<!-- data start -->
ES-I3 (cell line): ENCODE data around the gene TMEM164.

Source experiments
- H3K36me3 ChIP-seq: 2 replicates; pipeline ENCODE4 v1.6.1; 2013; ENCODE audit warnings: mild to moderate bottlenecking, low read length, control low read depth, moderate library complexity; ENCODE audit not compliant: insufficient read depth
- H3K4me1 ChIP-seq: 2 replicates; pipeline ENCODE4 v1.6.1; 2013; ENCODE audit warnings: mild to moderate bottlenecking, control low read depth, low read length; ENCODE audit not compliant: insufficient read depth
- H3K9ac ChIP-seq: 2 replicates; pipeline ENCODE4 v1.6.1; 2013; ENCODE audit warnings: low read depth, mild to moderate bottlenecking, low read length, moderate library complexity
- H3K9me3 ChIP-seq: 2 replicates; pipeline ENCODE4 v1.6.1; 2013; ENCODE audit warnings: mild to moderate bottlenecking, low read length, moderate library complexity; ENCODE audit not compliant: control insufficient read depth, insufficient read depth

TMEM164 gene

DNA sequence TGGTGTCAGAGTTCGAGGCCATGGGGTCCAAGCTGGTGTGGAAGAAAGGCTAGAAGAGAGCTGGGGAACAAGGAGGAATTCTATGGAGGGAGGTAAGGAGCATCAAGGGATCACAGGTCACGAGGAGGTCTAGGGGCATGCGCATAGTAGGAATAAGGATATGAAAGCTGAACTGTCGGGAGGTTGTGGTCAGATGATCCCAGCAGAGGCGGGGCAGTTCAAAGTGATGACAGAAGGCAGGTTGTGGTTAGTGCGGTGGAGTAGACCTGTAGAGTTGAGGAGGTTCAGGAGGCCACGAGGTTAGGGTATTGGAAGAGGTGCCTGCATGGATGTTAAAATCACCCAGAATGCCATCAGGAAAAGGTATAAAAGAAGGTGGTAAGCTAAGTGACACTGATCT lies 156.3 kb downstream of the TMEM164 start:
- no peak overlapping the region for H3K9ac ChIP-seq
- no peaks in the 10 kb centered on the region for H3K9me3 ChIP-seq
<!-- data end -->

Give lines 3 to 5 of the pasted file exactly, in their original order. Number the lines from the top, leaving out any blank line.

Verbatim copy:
- H3K36me3 ChIP-seq: 2 replicates; pipeline ENCODE4 v1.6.1; 2013; ENCODE audit warnings: mild to moderate bottlenecking, low read length, control low read depth, moderate library complexity; ENCODE audit not compliant: insufficient read depth
- H3K4me1 ChIP-seq: 2 replicates; pipeline ENCODE4 v1.6.1; 2013; ENCODE audit warnings: mild to moderate bottlenecking, control low read depth, low read length; ENCODE audit not compliant: insufficient read depth
- H3K9ac ChIP-seq: 2 replicates; pipeline ENCODE4 v1.6.1; 2013; ENCODE audit warnings: low read depth, mild to moderate bottlenecking, low read length, moderate library complexity